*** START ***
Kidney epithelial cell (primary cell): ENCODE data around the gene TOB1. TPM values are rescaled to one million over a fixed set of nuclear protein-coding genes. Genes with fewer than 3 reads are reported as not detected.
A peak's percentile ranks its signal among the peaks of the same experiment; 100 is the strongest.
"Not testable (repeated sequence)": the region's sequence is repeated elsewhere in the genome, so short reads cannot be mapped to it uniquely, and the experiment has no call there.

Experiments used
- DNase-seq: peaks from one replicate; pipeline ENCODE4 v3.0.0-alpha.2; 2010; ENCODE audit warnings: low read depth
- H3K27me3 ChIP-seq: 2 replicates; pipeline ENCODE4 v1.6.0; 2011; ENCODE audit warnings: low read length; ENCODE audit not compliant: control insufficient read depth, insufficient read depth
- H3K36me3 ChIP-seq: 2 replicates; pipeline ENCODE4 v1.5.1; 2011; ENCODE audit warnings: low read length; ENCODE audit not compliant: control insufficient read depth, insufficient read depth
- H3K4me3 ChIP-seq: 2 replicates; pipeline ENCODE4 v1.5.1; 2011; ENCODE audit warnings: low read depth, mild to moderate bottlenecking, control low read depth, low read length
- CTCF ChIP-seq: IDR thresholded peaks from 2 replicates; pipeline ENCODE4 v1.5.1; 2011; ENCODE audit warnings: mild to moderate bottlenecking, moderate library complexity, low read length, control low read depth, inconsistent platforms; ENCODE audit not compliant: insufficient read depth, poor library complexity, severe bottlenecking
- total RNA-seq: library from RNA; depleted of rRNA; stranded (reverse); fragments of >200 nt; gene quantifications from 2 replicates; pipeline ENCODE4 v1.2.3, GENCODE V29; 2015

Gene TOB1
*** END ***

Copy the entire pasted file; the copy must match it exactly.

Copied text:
Kidney epithelial cell (primary cell): ENCODE data around the gene TOB1. TPM values are rescaled to one million over a fixed set of nuclear protein-coding genes. Genes with fewer than 3 reads are reported as not detected.
A peak's percentile ranks its signal among the peaks of the same experiment; 100 is the strongest.
"Not testable (repeated sequence)": the region's sequence is repeated elsewhere in the genome, so short reads cannot be mapped to it uniquely, and the experiment has no call there.

Experiments used
- DNase-seq: peaks from one replicate; pipeline ENCODE4 v3.0.0-alpha.2; 2010; ENCODE audit warnings: low read depth
- H3K27me3 ChIP-seq: 2 replicates; pipeline ENCODE4 v1.6.0; 2011; ENCODE audit warnings: low read length; ENCODE audit not compliant: control insufficient read depth, insufficient read depth
- H3K36me3 ChIP-seq: 2 replicates; pipeline ENCODE4 v1.5.1; 2011; ENCODE audit warnings: low read length; ENCODE audit not compliant: control insufficient read depth, insufficient read depth
- H3K4me3 ChIP-seq: 2 replicates; pipeline ENCODE4 v1.5.1; 2011; ENCODE audit warnings: low read depth, mild to moderate bottlenecking, control low read depth, low read length
- CTCF ChIP-seq: IDR thresholded peaks from 2 replicates; pipeline ENCODE4 v1.5.1; 2011; ENCODE audit warnings: mild to moderate bottlenecking, moderate library complexity, low read length, control low read depth, inconsistent platforms; ENCODE audit not compliant: insufficient read depth, poor library complexity, severe bottlenecking
- total RNA-seq: library from RNA; depleted of rRNA; stranded (reverse); fragments of >200 nt; gene quantifications from 2 replicates; pipeline ENCODE4 v1.2.3, GENCODE V29; 2015

Gene TOB1